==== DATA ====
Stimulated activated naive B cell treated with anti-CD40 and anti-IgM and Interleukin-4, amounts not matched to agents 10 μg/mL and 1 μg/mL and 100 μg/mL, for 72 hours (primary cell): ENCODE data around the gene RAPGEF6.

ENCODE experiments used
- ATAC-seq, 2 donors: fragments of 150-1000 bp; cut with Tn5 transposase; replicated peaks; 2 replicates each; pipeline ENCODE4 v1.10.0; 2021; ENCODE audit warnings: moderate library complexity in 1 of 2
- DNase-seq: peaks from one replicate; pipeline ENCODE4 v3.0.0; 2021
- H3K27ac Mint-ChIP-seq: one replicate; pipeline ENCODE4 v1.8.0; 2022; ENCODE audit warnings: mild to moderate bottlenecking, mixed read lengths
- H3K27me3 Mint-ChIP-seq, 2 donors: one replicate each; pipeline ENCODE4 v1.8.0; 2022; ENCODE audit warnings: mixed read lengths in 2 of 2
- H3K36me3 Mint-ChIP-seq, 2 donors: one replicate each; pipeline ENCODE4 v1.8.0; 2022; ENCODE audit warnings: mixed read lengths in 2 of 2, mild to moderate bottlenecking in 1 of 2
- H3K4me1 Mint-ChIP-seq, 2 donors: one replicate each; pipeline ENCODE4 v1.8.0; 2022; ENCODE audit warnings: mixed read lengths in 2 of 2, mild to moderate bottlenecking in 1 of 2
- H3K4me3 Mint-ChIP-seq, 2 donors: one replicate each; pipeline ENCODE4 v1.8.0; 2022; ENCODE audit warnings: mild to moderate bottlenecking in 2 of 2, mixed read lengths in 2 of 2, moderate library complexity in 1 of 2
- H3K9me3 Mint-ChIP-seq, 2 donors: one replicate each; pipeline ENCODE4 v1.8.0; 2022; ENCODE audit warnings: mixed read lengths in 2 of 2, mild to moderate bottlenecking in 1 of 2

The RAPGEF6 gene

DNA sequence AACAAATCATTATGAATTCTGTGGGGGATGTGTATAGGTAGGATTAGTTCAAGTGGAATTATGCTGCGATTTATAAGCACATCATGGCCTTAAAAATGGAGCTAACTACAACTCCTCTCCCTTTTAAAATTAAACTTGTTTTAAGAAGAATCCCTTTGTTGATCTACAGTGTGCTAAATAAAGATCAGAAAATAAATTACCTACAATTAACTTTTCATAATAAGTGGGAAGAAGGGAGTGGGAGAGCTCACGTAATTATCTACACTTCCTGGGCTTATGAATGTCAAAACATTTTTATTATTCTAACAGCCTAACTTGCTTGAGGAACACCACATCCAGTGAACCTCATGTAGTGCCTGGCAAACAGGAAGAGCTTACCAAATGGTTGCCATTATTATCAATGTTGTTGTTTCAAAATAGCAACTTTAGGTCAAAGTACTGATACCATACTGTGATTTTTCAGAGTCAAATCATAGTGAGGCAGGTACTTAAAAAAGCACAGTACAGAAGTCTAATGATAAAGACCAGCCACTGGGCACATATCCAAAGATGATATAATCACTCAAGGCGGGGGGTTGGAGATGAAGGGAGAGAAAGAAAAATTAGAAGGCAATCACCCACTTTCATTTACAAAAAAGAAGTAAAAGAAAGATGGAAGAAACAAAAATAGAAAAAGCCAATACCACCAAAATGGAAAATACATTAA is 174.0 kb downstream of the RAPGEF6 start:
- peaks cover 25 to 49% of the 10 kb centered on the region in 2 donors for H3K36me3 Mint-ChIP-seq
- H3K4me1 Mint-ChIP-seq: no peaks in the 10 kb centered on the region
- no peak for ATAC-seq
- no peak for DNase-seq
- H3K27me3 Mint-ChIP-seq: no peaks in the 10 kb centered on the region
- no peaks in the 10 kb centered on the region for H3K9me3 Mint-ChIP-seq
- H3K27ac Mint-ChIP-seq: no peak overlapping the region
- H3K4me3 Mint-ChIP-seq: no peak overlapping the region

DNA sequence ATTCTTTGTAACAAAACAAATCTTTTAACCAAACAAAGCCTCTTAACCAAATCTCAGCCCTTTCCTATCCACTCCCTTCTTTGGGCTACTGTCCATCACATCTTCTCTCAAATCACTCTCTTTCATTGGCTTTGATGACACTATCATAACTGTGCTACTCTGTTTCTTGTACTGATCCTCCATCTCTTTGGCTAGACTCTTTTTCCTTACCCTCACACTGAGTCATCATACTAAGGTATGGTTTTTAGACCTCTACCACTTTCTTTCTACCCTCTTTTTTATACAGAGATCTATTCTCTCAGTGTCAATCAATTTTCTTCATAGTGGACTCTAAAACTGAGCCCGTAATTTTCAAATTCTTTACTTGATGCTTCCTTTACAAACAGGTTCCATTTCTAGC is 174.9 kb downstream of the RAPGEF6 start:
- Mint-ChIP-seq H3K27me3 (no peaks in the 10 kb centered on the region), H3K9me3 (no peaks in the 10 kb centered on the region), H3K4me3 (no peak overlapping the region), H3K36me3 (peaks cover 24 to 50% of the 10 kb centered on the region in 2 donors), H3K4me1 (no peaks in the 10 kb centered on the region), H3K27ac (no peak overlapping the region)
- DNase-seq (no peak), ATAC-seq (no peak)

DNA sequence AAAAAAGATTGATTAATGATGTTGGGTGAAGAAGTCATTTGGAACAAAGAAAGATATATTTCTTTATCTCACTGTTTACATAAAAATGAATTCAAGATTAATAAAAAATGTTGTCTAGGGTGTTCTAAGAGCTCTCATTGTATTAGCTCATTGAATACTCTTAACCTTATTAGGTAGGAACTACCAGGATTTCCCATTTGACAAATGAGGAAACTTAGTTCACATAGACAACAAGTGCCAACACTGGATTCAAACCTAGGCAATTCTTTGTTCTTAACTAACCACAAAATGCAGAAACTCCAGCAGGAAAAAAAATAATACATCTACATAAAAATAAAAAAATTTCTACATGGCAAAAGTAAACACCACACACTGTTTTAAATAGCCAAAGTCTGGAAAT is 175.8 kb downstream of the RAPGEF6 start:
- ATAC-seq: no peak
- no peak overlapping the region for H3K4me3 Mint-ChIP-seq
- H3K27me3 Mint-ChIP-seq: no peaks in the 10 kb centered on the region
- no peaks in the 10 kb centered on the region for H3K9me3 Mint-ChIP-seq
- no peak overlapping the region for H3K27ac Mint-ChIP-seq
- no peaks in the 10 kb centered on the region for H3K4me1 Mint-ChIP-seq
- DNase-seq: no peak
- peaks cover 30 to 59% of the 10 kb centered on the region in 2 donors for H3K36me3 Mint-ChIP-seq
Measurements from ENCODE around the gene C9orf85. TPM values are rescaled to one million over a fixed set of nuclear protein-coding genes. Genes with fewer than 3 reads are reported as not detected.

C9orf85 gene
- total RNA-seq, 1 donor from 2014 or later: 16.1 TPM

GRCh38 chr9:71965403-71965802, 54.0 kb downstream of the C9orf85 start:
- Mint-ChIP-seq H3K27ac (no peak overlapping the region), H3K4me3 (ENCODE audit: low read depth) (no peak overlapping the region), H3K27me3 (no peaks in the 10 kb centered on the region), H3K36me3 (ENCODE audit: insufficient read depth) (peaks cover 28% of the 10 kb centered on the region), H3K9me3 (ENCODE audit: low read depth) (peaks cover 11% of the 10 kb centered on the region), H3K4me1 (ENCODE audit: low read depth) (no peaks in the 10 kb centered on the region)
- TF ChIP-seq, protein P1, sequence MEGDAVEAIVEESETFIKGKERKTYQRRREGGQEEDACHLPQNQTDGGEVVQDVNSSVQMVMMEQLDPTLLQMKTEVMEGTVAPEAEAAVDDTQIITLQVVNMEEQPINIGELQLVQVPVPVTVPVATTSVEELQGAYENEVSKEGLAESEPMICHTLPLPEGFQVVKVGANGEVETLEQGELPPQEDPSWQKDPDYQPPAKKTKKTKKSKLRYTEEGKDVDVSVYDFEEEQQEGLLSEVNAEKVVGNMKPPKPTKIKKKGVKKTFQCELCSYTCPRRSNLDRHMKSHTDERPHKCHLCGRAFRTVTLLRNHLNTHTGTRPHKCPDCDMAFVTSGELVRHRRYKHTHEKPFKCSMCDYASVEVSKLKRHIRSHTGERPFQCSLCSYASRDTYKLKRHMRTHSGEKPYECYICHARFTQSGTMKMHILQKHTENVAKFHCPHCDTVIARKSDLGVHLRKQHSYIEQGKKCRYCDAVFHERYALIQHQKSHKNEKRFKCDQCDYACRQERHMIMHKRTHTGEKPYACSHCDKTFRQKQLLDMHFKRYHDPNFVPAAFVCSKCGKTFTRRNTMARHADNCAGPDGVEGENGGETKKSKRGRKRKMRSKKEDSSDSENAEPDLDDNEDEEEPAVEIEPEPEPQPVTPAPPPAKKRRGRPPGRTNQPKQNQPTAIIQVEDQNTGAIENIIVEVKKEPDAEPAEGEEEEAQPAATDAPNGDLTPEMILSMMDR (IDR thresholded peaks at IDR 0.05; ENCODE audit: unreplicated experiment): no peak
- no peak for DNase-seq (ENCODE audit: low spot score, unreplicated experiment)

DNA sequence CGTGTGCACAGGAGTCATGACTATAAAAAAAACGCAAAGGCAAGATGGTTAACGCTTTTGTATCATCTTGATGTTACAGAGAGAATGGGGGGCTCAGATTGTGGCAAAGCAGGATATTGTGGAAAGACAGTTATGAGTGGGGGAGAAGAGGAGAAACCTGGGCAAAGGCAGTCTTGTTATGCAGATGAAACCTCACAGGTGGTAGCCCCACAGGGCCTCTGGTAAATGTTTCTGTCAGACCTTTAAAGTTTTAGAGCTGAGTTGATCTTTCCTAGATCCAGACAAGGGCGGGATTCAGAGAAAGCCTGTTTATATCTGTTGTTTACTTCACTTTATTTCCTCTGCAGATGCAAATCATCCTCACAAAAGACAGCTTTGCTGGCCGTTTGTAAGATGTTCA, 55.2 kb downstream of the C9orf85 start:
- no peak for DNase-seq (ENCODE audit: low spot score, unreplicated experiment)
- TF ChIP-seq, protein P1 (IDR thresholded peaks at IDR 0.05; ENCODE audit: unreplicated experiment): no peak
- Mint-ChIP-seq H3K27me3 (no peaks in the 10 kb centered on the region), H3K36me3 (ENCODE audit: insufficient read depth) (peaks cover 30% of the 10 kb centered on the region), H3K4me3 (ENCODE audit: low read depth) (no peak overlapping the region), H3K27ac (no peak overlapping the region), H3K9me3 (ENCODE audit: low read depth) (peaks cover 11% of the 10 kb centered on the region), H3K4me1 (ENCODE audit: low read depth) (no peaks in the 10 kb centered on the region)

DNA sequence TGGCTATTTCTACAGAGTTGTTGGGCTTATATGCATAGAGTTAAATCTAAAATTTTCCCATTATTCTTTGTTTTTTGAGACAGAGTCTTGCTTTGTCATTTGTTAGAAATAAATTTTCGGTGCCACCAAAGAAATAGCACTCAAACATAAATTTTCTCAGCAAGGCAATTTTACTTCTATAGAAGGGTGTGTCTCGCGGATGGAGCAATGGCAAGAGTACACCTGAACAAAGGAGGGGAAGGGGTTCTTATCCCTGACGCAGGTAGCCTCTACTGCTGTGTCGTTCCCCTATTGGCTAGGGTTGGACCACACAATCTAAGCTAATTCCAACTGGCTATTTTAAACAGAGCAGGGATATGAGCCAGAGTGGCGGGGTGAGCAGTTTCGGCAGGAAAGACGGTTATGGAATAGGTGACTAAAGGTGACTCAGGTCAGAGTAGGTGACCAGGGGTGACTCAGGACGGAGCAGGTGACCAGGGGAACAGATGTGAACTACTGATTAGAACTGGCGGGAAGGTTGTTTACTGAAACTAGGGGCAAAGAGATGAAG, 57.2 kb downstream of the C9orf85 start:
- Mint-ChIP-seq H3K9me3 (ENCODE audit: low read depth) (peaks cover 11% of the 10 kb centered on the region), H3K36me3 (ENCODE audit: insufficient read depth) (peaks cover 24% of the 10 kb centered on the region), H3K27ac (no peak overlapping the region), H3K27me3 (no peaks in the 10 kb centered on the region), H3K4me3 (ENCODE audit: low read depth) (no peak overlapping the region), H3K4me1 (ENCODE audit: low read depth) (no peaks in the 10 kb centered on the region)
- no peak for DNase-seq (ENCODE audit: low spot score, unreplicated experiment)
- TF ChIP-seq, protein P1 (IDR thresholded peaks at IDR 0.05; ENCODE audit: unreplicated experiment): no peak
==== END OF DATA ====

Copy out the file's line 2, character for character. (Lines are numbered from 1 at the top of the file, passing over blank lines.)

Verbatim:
ENCODE experiments used